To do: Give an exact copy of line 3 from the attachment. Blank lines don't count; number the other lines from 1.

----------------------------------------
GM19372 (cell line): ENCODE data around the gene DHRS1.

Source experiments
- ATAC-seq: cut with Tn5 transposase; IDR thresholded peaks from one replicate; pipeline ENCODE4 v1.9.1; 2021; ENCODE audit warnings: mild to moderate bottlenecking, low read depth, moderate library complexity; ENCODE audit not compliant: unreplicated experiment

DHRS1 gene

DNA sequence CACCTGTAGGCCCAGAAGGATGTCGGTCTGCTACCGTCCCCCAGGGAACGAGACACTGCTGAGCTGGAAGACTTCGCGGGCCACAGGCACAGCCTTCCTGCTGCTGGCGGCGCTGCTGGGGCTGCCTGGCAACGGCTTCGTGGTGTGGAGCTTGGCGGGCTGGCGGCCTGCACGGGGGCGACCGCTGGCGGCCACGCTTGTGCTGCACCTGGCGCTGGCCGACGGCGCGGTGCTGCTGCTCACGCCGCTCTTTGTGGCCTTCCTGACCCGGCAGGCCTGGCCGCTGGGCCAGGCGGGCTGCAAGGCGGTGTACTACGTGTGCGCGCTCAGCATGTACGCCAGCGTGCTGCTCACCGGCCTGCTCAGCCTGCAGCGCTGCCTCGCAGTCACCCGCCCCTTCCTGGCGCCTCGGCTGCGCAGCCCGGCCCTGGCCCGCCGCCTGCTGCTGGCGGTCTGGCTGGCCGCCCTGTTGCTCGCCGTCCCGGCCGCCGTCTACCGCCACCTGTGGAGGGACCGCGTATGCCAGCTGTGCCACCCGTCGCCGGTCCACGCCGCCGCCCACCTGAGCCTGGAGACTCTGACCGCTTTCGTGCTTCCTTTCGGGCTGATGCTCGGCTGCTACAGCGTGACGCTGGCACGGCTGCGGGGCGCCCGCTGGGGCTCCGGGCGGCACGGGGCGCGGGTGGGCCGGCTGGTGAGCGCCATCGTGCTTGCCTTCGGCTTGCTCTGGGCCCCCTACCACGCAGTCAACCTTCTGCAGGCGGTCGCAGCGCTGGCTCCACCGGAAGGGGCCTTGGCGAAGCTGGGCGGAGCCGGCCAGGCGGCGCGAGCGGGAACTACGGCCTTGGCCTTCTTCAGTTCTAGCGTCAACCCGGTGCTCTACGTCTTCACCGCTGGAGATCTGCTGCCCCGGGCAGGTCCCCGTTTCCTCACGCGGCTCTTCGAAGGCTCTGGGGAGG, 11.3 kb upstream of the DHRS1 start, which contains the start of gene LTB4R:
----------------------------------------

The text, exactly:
- ATAC-seq: cut with Tn5 transposase; IDR thresholded peaks from one replicate; pipeline ENCODE4 v1.9.1; 2021; ENCODE audit warnings: mild to moderate bottlenecking, low read depth, moderate library complexity; ENCODE audit not compliant: unreplicated experiment